What the Canucks need to accomplish for 2017-18 to be a success

Vancouver Canucks analyst Corey Hirsch joins Irfaan Gaffar to get us set for Saturday’s season opener, where expectations are low, and fans should be excited to see the development of their young players

The Vancouver Canucks have a respectable three points through two games this season, but this has not done much to disrupt the aura of expected failure around the team. The club entered the season more likely to win a first overall draft selection than the Stanley Cup, and despite Jacob Markstrom’s early heroics that projection hasn’t changed.

An 82-game season focused on the draft lottery is an ugly thing, though. It’s also a waste of opportunity. Even a team mired deep in the rebuilding portion of the NHL cycle has goals and aspirations that will lessen its time at the bottom and help a few years down the road when the planned restoration should be complete.

What objectives should the 2017-18 Canucks have for this season, beyond landing Rasmus Dahlin or Andrei Svechnikov?

Continue to develop their younger players
While it’s entirely possible that the future cornerstone of a revitalized Canucks team isn’t even on the roster yet, it’s nearly certain that some of his supporting cast is. Vancouver’s management team clearly believes 22-year-old Bo Horvat is going to play an important role in the years to come, and his continued development is thus a matter of some importance this season.

Horvat isn’t the only one. Brock Boeser is the most recent addition to a group of players aged 25-and-under who can hope to be part of the club for years to come. The odds are good part of that collection—including Sven Baertschi, Markus Granlund, Ben Hutton and Troy Stecher—won’t be around when Vancouver is good again, but some of them will be and strong performances during the interregnum increase their chances.

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Rehabilitate fading prospects
The Canucks have a fairly long list of suspect NHLers who are getting opportunities this season. The most recent addition is 2012 eighth overall selection and Pittsburgh castoff Derrick Pouliot, but the list also includes other relatively young first-rounders such as Alexander Burmistrov, Jake Virtanen and Brendan Gaunce.

All of those players have shaky claims to roster spots if merit is the lone factor under consideration, but in Vancouver every move this season should be made with at least one eye on the future. Given the way this season is likely to work itself out, the Canucks can be a little more tolerant of mistakes and young players finding their way in the majors. If one or two of these guys manage to reclaim their career, it’ll be a good use of those roster spots.

Get value out of current veterans
There’s this weird conventional wisdom that a rebuilding team shouldn’t acquire middling veterans. It’s a terribly misguided way of looking at things.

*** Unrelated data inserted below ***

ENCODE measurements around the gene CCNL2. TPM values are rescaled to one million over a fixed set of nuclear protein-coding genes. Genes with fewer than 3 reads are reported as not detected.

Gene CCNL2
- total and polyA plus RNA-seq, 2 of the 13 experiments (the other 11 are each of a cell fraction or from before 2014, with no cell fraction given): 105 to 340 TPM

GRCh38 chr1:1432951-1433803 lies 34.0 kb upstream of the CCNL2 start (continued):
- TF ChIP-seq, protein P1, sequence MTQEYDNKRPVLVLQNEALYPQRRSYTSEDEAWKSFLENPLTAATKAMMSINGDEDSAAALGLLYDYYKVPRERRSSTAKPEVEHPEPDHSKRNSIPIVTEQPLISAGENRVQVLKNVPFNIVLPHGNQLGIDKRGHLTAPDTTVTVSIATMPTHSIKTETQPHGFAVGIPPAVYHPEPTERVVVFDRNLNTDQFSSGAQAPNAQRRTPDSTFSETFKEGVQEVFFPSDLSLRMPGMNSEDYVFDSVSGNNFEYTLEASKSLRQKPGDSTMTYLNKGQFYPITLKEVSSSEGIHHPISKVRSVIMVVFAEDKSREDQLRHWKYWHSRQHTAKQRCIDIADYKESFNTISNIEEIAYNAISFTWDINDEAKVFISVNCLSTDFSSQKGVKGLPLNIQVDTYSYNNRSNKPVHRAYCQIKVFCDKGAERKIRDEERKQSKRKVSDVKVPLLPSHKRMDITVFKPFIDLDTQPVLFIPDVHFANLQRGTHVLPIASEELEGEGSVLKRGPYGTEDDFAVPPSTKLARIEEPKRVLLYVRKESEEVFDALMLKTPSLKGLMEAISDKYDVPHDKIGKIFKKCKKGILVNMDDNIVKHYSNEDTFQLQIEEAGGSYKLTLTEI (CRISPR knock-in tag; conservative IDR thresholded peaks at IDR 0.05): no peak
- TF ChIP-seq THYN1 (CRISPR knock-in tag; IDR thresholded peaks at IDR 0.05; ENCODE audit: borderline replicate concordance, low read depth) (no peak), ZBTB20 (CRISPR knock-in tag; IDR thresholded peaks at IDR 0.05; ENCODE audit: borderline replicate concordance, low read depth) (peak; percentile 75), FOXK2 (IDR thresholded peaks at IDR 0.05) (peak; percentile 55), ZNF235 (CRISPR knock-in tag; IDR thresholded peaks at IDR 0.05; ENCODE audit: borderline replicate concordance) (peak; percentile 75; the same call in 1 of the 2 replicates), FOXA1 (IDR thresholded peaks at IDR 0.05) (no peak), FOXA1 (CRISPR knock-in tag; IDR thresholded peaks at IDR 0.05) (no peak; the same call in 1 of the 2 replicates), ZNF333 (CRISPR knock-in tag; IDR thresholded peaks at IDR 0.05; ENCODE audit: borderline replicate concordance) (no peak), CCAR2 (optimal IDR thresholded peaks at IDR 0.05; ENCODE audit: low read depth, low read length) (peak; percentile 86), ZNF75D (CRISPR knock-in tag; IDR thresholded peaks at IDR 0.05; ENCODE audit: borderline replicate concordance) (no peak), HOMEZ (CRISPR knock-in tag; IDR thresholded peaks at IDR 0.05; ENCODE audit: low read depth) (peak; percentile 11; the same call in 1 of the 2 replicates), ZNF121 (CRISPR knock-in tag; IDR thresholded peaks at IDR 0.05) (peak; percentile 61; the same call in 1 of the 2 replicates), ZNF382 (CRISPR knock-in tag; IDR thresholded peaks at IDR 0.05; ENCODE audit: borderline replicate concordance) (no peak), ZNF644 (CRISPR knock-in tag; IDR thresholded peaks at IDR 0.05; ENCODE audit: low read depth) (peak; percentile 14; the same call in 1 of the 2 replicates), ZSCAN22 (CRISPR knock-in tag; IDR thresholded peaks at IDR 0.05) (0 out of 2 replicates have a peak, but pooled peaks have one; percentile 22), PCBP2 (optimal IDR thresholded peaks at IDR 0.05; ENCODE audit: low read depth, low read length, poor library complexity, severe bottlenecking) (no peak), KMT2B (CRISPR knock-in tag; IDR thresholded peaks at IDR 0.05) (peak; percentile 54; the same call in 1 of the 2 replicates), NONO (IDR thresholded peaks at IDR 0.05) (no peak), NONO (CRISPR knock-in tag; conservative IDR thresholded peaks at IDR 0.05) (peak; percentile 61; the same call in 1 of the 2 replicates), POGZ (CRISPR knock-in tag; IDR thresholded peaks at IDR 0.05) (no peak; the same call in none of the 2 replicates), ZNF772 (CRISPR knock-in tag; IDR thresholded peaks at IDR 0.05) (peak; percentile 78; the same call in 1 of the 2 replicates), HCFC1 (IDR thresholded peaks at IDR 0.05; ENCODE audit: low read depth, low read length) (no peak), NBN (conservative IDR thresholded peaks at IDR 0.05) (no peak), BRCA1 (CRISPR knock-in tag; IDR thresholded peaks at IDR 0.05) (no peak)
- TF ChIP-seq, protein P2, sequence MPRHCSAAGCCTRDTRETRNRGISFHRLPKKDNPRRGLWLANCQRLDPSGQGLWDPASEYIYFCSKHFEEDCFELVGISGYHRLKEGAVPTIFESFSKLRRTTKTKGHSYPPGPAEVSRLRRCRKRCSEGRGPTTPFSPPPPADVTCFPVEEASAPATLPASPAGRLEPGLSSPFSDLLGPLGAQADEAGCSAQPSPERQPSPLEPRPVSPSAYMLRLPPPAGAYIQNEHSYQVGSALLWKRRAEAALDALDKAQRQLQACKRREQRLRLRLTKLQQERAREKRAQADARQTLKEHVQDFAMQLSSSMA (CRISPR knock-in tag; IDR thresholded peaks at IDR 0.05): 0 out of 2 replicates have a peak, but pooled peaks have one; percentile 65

Middling veterans are the perfect resource for a rebuilding team. They add valuable stability in the first half of the year, without being good enough to get their team out of draft lottery range. Then at the trade deadline they get flipped for all kinds of delicious futures, leaving just enough time for the rebuilding club to nosedive for draft position. It’s a win-win.

Vancouver has a bunch of these players and should hope for reasonably competent seasons from all of them. In a perfect world Thomas Vanek, Derek Dorsett, Alex Edler, Erik Gudbranson and Michael Del Zotto would all play well enough to be flipped for prospects and draft picks at the trade deadline. None of these skaters can move the needle on franchise success or failure, but they can provide some cover for the young guys and bring back helpful long-term assets in the spring.

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Do well enough to have some stability
Obviously losing a whole bunch of hockey games is part of the plan, but a total collapse should not be.

Take the Canucks’ 1970 expansion cousins, the Buffalo Sabres. In the lockout-shortened 2012-13 season, they had 48 points in 48 games. The next year they imploded, getting only 52 points over an 82-game season. They’re now on their fourth head coach and third GM since and have yet to emerge from that pit. Just three of the 34 players to appear in 10 or more games in 2013-14 have been continuously employed by the Sabres. Crash that badly, and it’s a sign there are years of rebuilding left and that nearly the entire roster will be turned over.

A slightly better team can still finish in solid draft position and offer both a healthier development experience to its young players and the possibility of some of them surviving to the next phase of the rebuild. Florida, Edmonton, Toronto and New Jersey all won the first overall pick in recent years without bottoming out completely in the year they did so, which has made it easier for those clubs to get back to being competitive.

Vancouver’s cornerstone piece probably isn’t on the roster today, which is why finishing somewhere in the bottom-fifth of the NHL standings is important. Some of the supporting cast may already be on the roster or, failing that, useful assets who can be dealt for future members of the supporting cast. Those pieces need to be identified.

The Canucks goal this year isn’t just to finish poorly and find a primary building block. It’s also to collect as many of the bricks that will be installed around him as is possible.